}
}

This static helper method injects the messages of the reported errors into a ValidationSummary control on the page. It expects the page to contain a ValidationSummary control at root level of the page. A more flexible solution can easily be created.

The last thing that I like to show you is how the the BusinessCommand would look like when adopting this solution. The base class of these commands could look something like this:

public abstract class BusinessCommand
{
    public event EventHandler<ValidationErrorEventArgs>
        ValidationErrorOccurred;

    public void Execute()
    {
        try
        {
            this.ExecuteInternal();
        }
        catch (ValidationException ex)
        {
            if (this.ValidationErrorOccurred != null)
            {
                var e = new ValidationErrorEventArgs(ex);
                this.ValidationErrorOccurred(this, e);
            }
            else
            {
                // Not rethrowing here would be a bad thing!
                throw;
            }
        }
    }

    protected abstract void ExecuteInternal();
}

The ValidationErrorEventArgs looks like this:

public class ValidationErrorEventArgs : EventArgs
{
    public ValidationErrorEventArgs(ValidationException error)
    {
        this.Error = error;
    }

    public ValidationException Error { get; private set; }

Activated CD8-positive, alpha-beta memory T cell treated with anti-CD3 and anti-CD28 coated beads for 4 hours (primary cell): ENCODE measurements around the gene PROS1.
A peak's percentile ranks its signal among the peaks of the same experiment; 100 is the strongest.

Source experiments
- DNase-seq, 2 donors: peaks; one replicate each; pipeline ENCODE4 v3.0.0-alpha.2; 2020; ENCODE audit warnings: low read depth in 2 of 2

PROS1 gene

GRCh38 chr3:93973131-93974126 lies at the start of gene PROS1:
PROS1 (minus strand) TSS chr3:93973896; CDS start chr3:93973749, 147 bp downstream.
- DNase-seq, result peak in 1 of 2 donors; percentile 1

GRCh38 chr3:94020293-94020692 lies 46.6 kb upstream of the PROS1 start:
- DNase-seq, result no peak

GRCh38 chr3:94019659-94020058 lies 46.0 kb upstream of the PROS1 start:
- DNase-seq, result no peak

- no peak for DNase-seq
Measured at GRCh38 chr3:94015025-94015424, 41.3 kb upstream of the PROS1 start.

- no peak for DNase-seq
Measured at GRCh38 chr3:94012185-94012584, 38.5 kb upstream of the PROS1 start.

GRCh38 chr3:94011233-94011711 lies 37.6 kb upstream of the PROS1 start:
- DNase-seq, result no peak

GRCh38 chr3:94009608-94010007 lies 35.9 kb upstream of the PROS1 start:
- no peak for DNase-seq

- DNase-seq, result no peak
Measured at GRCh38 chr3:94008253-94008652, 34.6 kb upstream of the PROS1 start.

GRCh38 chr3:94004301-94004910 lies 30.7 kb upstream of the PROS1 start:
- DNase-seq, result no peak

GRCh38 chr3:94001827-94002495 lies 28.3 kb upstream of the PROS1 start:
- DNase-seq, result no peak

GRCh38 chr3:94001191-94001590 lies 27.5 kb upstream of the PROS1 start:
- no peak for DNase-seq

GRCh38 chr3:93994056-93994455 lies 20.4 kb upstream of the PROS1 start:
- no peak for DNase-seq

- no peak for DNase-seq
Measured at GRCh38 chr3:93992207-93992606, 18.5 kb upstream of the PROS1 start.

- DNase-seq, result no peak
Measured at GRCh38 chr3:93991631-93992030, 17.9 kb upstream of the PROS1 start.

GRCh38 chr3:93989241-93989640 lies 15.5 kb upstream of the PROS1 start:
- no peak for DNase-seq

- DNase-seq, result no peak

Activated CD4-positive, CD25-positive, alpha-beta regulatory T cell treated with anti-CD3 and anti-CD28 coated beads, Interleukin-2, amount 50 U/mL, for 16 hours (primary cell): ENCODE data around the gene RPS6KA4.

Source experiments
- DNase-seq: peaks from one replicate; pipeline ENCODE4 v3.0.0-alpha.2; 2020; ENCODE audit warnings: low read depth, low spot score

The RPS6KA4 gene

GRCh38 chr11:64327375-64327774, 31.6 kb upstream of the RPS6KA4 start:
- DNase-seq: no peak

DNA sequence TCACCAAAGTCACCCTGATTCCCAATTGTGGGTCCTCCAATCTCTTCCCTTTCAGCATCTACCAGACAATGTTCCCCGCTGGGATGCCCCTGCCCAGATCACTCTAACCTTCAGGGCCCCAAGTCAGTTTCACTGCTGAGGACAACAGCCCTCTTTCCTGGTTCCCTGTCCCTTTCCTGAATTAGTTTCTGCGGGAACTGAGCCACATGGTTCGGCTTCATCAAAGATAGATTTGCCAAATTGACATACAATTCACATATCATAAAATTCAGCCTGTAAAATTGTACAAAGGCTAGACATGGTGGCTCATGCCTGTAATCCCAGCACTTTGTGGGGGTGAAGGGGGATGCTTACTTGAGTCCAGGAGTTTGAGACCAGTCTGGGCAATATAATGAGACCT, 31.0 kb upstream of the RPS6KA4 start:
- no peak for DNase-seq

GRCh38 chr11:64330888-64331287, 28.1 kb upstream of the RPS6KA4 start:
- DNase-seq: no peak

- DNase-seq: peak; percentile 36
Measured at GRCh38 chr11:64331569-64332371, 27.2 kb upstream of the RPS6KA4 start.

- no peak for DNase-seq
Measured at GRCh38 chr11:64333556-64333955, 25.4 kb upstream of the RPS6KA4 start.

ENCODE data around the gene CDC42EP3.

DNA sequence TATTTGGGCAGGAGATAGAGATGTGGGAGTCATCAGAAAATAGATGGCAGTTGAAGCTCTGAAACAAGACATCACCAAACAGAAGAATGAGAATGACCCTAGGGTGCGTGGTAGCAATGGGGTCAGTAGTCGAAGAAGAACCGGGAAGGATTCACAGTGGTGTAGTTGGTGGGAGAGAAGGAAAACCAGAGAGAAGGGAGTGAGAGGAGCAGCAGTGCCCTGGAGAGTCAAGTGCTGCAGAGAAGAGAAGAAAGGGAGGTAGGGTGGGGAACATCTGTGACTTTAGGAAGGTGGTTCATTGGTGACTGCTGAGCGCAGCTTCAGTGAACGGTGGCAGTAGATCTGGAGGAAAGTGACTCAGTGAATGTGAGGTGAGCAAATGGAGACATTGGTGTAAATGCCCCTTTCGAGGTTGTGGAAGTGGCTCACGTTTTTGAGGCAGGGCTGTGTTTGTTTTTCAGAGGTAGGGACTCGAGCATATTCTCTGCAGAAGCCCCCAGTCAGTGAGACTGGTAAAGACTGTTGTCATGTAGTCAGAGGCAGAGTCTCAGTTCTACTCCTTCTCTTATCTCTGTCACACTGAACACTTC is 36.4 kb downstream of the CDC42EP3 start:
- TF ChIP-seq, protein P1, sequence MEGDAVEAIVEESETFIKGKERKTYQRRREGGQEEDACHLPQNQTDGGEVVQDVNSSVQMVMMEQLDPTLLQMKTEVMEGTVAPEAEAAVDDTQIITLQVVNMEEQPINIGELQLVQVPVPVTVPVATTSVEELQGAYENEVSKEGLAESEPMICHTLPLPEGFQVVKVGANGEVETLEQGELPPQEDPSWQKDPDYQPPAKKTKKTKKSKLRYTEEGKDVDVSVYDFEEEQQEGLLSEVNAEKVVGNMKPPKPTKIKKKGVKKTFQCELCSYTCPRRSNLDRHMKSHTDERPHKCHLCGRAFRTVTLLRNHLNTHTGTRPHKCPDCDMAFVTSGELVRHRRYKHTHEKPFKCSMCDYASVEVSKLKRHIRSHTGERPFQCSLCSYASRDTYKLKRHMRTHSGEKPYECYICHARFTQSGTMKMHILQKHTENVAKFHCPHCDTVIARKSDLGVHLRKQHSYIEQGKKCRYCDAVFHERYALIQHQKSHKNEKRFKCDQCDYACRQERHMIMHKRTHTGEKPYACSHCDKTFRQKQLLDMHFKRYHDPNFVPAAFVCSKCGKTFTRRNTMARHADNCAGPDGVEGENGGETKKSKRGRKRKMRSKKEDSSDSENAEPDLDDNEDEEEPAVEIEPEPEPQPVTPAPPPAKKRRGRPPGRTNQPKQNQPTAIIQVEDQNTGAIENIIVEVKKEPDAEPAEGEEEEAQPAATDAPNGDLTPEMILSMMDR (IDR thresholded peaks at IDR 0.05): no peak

}

I hope this all makes sense and sorry for my long answer :-)

Good luck.

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thanks for such a detailed answer. Yes, i agree that having customer exception is more appropriate then not throwing exception. Along with having validation rules logging linked to the customer exception is right approach. –  Wikki Oct 26 '10 at 15:43

Object member validation can be done within encapsulated business objects. Whether you do this in the setter properties or as separate method calls is up to you. Should the objects be set with values that are invalid, should the application allow data into the system that is of the wrong type, range checks etc.

As for the Rules part, I would look at the visitor pattern for each object graph that your trying to achieve some rules checking on. I would report this back probably as a new nested object based on what was found. My personal preference to this reporting side, is to use a visitor pattern that produces an XML Document or some other custom nested class depending on your efficiency needs. The actual rules within the visitor pattern can be declared outside of the visitor pattern, preferably in a declarative approach. For example CheckDuplicateRecord. This would allow for reuse.

Keep all this in the same layer as the Business Layer, but further sub divide the business layer into a Rules validation layer and the Business Objects.

My personal approach with using EF is to use POCO objects as these allow for scalability. I would then do some validation on the UI, then do some validation when transported to the Business Object layer, then do the same again in the EF DAL layer.